'Kaatru Veliyidai' was a great opportunity for Karthi to break way from the two characters he seems to be playing always but the film did not work.

Either charming charlatan or violent youth its time Karthi broke out of his safe zonesScreenshot/ Youtube
Flix Kollywood Thursday, June 15, 2017 - 15:58

While Kollywood has its share of popular heroes, some of whom have been elevated to demigod status and enjoy a substantial fanbase, not many of them can pull off a range of roles. In some cases, it's because the actor is stuck in an image trap and gets the same kind of offers from filmmakers. In others, it's because of their limited histrionic talent to evolve beyond the usual formula film. 

Despite being a bankable actor who has time and again proved himself through credible performances, Karthi has not managed to accrue the kind of stardom that those with far less talent have managed to do. Admittedly, this isn't unique to him - it's the frustrating nature of the film business where fortunes often swing like a pendulum. His last release Kaatru Veliyidai which took a great opening at the box office crashed miserably because of a weak script and poor word of mouth. 

Karthi in 'Kaatru Veliyidai'

Karthi made his debut with the critically acclaimed and brutal Paruthiveeran which was followed by the ambitious Selvaraghavan historical fantasy Aaiyirathil OruvanNaan Mahaan Alla too was impressive although gory. After starting on a high note, however, his career went into a slump with films like Saguni, Alex Pandian, and All in All Azhagu Raja turning into box office duds. It's not as if these films were especially bad - Lingusamy's Paiyaa was your average brain-dead entertainer that went on to become a blockbuster and Siruthai, which did well too, defied gravity and logic one too many times.  

Perhaps it was his desire to turn into a "mass" hero, but most of these films did little to challenge him as an actor. He was content to play the wicked charmer, resorting to gimmicks and playing to the gallery. However, It needed a Madras and a director like Pa Ranjith to bring out the versatile performer in him. In this hard-hitting and intelligent film, Karthi was superbly convincing as a young man in North Madras who is sucked into political games and becomes a pawn in the hands of powerful people. The film had many layers to it and is among the few in Tamil cinema to have had such a strong caste and class subtext.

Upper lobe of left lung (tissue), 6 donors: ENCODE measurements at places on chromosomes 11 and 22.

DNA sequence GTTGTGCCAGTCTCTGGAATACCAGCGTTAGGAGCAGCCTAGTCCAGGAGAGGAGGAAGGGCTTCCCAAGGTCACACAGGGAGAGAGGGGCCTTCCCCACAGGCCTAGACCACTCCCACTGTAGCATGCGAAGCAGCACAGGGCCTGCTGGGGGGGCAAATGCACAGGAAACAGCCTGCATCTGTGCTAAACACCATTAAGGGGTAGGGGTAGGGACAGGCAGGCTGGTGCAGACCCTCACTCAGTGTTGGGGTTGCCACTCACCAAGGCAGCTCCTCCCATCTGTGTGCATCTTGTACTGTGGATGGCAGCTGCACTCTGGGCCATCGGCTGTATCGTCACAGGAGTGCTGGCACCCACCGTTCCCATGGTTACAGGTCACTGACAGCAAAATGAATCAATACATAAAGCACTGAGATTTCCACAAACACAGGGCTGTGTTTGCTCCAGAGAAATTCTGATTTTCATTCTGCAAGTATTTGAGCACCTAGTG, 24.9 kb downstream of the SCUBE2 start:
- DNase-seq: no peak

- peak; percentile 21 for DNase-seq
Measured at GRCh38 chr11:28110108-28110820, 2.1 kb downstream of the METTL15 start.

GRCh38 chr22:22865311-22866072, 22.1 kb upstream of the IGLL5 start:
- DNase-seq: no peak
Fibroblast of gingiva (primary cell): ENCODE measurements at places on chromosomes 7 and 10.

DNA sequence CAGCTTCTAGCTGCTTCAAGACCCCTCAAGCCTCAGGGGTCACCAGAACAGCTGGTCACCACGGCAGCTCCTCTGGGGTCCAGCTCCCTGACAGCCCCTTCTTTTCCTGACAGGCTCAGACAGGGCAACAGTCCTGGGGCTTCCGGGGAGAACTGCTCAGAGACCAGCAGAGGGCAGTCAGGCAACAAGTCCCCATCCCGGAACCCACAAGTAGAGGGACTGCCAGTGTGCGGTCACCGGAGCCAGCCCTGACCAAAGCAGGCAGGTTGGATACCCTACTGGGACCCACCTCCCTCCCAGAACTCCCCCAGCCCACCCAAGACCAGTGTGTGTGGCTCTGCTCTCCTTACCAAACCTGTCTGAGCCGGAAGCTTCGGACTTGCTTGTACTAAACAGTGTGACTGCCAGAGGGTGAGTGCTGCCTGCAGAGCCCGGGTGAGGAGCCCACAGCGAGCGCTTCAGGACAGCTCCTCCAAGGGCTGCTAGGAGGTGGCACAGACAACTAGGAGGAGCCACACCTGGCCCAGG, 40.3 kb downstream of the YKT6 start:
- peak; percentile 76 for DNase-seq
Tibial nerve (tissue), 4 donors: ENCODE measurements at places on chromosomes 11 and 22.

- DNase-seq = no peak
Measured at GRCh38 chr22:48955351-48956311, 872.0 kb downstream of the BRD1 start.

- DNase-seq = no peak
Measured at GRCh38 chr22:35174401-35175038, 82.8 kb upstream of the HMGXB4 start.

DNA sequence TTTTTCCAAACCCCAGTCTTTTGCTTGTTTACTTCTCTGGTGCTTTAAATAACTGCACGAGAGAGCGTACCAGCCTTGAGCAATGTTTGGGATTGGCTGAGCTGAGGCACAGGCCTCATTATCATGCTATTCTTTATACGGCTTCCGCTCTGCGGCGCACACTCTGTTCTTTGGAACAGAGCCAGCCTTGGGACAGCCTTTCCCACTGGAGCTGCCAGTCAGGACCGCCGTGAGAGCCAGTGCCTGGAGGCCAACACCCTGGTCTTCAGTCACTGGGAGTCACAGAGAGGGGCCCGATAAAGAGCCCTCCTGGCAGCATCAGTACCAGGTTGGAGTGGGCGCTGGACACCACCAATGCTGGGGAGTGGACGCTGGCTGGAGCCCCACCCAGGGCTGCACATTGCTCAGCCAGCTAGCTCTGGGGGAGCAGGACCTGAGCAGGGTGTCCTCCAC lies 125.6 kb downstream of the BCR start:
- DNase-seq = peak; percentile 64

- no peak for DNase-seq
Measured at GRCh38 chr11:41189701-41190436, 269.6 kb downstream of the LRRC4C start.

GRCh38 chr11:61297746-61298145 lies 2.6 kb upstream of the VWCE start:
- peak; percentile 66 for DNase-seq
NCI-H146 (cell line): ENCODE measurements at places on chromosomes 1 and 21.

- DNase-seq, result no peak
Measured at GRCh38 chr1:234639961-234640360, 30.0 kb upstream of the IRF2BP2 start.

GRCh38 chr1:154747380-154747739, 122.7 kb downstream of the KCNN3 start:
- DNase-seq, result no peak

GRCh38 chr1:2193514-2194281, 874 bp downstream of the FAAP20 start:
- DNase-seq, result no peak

Karthi in 'Madras'

But then, Karthi followed this with Komban which was a disappointment and resorted to mindless violence to tell a story that wasn't there. Then came Thozha which went on to become a hit despite its plot which had logical loopholes the size of craters. The remake of a French film, this story about a paralyzed man (Nagarjuna) and his trusted assistant was fairly new to Kollywood but it was not without its share of regressive ideas - especially discomfiting was the homophobic narrative built into it. 

Kaashmora was fun. We saw Karthi in his elements, playing up to his strengths even though the film was not what people expected when they saw the trailer. It was quirky enough for Karthi to shine and in dual roles, too. For that matter, Karthi is always entertaining when he's on screen, even in a not-so-great film. However, one couldn't shake off the feeling that the actor was once again getting typecast.

Karthi in 'Kaashmora'

Kaatru Veliyidai was a great opportunity for Karthi to break way from the two characters he seems to be playing always - the charming charlatan/bad boy or the sickle swinging violent youth. Varun was the quintessential Mani Ratnam hero but with a twist. Urban, handsome, suave but an abuser. An interesting premise that has seldom been explored in Tamil cinema. However, the film was thoroughly unconvincing and Karthi, too, came under criticism for his performance. 

It would be a pity if the actor goes back to his safe zone from here on when it comes to choosing future projects. Instead of trying to win audience approval by turning "mass" - there are way too many in Kollywood doing that anyway - it would be great to see Karthi do more immersive films like Madras. That's easier said than done but there are people like Vijay Sethupathi in the industry who have managed to survive by taking on an intelligent mix of films which makes sure they remain visible but not predictable. Hopefully, that's a sweet spot Karthi will discover soon. 

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